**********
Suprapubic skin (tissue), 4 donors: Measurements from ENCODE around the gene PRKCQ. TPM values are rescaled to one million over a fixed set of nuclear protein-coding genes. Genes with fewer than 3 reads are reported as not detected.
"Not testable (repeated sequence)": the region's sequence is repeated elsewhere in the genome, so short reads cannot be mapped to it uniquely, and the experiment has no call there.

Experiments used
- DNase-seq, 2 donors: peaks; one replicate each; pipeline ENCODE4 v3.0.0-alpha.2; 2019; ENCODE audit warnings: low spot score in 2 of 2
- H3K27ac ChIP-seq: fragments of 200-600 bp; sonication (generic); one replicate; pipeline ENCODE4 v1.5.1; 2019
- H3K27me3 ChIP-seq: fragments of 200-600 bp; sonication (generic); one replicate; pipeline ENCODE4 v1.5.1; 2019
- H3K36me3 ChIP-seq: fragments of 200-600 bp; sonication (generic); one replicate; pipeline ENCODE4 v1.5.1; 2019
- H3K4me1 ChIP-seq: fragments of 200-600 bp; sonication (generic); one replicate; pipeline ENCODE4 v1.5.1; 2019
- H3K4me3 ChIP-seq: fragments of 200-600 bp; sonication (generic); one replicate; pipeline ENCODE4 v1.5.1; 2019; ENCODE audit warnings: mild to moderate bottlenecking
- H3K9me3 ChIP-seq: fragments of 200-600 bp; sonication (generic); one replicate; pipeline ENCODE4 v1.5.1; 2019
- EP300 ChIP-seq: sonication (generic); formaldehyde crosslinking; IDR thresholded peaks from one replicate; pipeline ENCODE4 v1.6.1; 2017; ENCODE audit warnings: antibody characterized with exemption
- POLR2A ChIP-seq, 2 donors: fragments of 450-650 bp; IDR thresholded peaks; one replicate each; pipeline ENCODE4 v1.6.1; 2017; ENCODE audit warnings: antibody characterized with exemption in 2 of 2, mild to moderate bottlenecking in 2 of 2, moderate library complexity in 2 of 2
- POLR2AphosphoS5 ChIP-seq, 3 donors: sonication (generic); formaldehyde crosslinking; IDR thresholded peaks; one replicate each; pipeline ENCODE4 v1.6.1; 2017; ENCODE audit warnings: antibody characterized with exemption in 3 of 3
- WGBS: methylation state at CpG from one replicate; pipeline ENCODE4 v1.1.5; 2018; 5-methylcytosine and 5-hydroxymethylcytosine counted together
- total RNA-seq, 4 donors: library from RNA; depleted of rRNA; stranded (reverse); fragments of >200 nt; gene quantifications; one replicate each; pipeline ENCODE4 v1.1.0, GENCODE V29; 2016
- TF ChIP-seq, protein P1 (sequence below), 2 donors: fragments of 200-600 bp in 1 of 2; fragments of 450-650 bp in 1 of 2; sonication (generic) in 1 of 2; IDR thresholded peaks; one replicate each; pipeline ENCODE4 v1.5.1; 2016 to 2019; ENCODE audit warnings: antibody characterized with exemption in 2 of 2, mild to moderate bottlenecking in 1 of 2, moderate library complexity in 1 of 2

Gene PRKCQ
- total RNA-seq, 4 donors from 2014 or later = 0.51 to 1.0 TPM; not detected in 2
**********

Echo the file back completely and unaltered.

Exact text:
Suprapubic skin (tissue), 4 donors: Measurements from ENCODE around the gene PRKCQ. TPM values are rescaled to one million over a fixed set of nuclear protein-coding genes. Genes with fewer than 3 reads are reported as not detected.
"Not testable (repeated sequence)": the region's sequence is repeated elsewhere in the genome, so short reads cannot be mapped to it uniquely, and the experiment has no call there.

Experiments used
- DNase-seq, 2 donors: peaks; one replicate each; pipeline ENCODE4 v3.0.0-alpha.2; 2019; ENCODE audit warnings: low spot score in 2 of 2
- H3K27ac ChIP-seq: fragments of 200-600 bp; sonication (generic); one replicate; pipeline ENCODE4 v1.5.1; 2019
- H3K27me3 ChIP-seq: fragments of 200-600 bp; sonication (generic); one replicate; pipeline ENCODE4 v1.5.1; 2019
- H3K36me3 ChIP-seq: fragments of 200-600 bp; sonication (generic); one replicate; pipeline ENCODE4 v1.5.1; 2019
- H3K4me1 ChIP-seq: fragments of 200-600 bp; sonication (generic); one replicate; pipeline ENCODE4 v1.5.1; 2019
- H3K4me3 ChIP-seq: fragments of 200-600 bp; sonication (generic); one replicate; pipeline ENCODE4 v1.5.1; 2019; ENCODE audit warnings: mild to moderate bottlenecking
- H3K9me3 ChIP-seq: fragments of 200-600 bp; sonication (generic); one replicate; pipeline ENCODE4 v1.5.1; 2019
- EP300 ChIP-seq: sonication (generic); formaldehyde crosslinking; IDR thresholded peaks from one replicate; pipeline ENCODE4 v1.6.1; 2017; ENCODE audit warnings: antibody characterized with exemption
- POLR2A ChIP-seq, 2 donors: fragments of 450-650 bp; IDR thresholded peaks; one replicate each; pipeline ENCODE4 v1.6.1; 2017; ENCODE audit warnings: antibody characterized with exemption in 2 of 2, mild to moderate bottlenecking in 2 of 2, moderate library complexity in 2 of 2
- POLR2AphosphoS5 ChIP-seq, 3 donors: sonication (generic); formaldehyde crosslinking; IDR thresholded peaks; one replicate each; pipeline ENCODE4 v1.6.1; 2017; ENCODE audit warnings: antibody characterized with exemption in 3 of 3
- WGBS: methylation state at CpG from one replicate; pipeline ENCODE4 v1.1.5; 2018; 5-methylcytosine and 5-hydroxymethylcytosine counted together
- total RNA-seq, 4 donors: library from RNA; depleted of rRNA; stranded (reverse); fragments of >200 nt; gene quantifications; one replicate each; pipeline ENCODE4 v1.1.0, GENCODE V29; 2016
- TF ChIP-seq, protein P1 (sequence below), 2 donors: fragments of 200-600 bp in 1 of 2; fragments of 450-650 bp in 1 of 2; sonication (generic) in 1 of 2; IDR thresholded peaks; one replicate each; pipeline ENCODE4 v1.5.1; 2016 to 2019; ENCODE audit warnings: antibody characterized with exemption in 2 of 2, mild to moderate bottlenecking in 1 of 2, moderate library complexity in 1 of 2

Gene PRKCQ
- total RNA-seq, 4 donors from 2014 or later = 0.51 to 1.0 TPM; not detected in 2